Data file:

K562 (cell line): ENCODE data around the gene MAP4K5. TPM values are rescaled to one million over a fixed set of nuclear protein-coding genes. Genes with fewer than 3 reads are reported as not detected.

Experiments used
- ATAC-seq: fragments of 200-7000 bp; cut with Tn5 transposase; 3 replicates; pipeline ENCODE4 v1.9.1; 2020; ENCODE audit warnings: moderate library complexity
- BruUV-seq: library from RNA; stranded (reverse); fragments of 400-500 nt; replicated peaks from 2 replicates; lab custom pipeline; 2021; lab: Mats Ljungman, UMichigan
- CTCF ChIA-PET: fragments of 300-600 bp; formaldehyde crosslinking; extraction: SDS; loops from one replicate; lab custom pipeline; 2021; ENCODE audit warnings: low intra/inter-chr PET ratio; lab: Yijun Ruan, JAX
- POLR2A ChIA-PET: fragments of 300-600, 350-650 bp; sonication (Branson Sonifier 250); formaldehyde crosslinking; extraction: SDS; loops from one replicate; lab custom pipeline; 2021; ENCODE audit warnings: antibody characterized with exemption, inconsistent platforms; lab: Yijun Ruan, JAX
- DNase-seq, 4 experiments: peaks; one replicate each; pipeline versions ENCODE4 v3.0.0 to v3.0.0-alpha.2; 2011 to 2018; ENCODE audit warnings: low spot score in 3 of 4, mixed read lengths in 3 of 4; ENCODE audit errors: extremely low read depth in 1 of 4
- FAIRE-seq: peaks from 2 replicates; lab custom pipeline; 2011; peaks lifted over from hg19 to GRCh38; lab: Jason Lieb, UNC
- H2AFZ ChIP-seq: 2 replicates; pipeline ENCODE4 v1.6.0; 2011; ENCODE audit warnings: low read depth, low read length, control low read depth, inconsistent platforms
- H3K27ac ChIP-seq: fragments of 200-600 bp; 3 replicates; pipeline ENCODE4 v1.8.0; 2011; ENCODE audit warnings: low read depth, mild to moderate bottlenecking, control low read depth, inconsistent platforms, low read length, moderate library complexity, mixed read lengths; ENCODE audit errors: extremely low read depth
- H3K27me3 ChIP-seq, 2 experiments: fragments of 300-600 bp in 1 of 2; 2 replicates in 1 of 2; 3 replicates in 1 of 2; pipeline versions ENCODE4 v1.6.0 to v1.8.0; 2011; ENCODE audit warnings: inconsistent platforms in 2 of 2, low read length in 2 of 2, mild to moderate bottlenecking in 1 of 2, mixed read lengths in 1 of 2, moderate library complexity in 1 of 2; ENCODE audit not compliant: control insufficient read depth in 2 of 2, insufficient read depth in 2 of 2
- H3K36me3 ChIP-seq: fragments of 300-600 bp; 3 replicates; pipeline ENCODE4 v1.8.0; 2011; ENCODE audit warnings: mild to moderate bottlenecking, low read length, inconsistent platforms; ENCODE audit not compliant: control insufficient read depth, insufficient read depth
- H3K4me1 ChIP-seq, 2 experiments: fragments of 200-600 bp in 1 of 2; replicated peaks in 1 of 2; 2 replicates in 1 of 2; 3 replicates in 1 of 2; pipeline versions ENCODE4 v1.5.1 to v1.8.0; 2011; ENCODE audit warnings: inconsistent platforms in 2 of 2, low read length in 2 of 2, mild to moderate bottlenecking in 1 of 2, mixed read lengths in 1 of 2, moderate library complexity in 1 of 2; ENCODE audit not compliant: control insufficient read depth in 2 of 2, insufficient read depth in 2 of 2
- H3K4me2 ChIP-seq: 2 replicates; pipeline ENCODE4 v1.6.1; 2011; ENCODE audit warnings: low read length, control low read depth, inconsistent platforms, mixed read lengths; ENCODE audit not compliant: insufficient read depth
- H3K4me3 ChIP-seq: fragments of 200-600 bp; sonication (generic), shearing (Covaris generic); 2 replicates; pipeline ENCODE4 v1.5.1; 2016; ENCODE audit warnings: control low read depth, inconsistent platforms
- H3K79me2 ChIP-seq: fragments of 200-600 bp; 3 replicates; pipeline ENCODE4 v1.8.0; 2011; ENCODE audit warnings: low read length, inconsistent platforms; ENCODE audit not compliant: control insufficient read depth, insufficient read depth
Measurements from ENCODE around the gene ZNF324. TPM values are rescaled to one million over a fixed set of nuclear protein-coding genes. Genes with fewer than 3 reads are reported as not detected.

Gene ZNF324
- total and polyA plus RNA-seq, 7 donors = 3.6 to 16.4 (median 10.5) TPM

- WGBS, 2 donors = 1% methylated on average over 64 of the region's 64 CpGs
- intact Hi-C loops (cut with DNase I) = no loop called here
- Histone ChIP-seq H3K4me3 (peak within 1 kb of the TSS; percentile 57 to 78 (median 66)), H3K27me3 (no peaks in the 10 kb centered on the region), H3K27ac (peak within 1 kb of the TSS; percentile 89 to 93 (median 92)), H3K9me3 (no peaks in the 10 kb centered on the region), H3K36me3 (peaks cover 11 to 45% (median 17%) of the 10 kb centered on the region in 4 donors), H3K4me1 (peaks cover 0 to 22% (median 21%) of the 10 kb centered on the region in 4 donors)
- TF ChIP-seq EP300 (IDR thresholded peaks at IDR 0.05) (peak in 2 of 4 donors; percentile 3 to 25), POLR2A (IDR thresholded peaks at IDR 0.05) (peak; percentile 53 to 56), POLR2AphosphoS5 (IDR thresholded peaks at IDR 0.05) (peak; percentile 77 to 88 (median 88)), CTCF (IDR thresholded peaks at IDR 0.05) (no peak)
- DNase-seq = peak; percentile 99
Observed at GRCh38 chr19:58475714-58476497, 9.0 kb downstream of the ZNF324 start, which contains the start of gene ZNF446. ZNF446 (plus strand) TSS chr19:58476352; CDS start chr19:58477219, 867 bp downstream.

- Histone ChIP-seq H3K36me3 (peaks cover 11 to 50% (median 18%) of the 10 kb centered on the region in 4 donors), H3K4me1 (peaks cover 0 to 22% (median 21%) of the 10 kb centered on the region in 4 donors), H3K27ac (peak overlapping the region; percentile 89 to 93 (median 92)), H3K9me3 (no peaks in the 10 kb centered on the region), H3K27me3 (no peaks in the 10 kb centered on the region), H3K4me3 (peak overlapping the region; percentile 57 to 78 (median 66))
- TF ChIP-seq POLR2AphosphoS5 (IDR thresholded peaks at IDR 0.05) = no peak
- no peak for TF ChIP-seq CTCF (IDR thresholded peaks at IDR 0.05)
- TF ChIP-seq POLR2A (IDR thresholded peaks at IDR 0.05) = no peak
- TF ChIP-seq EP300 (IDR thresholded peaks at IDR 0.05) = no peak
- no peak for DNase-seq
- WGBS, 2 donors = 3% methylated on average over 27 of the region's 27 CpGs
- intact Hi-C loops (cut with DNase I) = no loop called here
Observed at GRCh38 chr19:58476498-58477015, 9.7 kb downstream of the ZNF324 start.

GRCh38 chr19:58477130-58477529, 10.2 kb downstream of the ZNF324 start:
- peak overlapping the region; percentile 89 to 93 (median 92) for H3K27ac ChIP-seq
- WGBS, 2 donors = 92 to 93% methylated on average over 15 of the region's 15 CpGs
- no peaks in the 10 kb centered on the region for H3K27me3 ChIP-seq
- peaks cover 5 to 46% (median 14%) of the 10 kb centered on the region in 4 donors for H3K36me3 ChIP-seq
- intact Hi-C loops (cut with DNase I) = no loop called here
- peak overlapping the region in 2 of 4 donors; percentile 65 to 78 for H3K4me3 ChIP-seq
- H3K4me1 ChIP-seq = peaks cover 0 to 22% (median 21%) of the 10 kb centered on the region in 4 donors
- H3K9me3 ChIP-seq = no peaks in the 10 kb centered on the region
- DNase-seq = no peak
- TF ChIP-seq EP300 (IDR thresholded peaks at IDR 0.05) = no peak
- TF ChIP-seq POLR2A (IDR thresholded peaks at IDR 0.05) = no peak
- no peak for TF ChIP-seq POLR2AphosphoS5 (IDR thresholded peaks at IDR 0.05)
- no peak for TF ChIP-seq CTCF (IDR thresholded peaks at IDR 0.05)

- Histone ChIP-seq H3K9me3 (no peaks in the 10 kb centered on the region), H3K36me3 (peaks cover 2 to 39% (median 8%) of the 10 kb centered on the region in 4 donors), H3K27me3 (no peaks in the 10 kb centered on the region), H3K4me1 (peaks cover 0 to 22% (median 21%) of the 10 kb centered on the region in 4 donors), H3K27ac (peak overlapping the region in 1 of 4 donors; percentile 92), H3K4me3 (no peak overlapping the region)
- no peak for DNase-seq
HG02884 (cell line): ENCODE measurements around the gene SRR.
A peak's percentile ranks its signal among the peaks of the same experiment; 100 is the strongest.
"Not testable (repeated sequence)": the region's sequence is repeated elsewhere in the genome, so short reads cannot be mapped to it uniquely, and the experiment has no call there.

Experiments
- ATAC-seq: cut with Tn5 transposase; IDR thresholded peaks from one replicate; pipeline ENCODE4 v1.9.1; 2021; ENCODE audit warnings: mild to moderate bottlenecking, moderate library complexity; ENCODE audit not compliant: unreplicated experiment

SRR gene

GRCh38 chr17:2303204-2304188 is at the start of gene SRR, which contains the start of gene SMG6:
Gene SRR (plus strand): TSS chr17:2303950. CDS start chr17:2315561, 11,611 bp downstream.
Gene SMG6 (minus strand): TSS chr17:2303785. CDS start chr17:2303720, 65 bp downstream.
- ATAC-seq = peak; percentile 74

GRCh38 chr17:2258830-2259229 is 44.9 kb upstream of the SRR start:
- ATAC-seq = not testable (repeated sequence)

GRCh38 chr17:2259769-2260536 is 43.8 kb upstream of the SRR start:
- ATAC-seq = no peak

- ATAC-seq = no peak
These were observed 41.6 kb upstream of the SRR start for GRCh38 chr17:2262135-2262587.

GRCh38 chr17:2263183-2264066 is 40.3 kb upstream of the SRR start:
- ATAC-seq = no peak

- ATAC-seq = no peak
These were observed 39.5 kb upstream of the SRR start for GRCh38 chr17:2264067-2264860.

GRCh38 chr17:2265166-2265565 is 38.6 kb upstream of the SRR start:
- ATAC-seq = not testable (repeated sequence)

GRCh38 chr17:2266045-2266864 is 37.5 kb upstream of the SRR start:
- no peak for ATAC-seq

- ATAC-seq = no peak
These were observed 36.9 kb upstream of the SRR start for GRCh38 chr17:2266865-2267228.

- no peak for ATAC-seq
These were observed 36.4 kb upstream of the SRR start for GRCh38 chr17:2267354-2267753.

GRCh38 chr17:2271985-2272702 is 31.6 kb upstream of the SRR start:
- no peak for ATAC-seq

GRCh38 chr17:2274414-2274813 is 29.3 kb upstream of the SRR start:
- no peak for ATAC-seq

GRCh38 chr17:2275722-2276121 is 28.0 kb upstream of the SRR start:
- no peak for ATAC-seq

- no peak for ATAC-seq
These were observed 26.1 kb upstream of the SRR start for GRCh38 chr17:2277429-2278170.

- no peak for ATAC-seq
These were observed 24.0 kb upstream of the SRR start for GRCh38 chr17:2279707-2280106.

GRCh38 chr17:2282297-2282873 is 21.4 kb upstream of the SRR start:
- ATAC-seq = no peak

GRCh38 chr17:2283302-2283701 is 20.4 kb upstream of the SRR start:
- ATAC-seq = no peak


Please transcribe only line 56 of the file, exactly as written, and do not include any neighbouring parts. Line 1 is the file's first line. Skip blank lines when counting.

SRR gene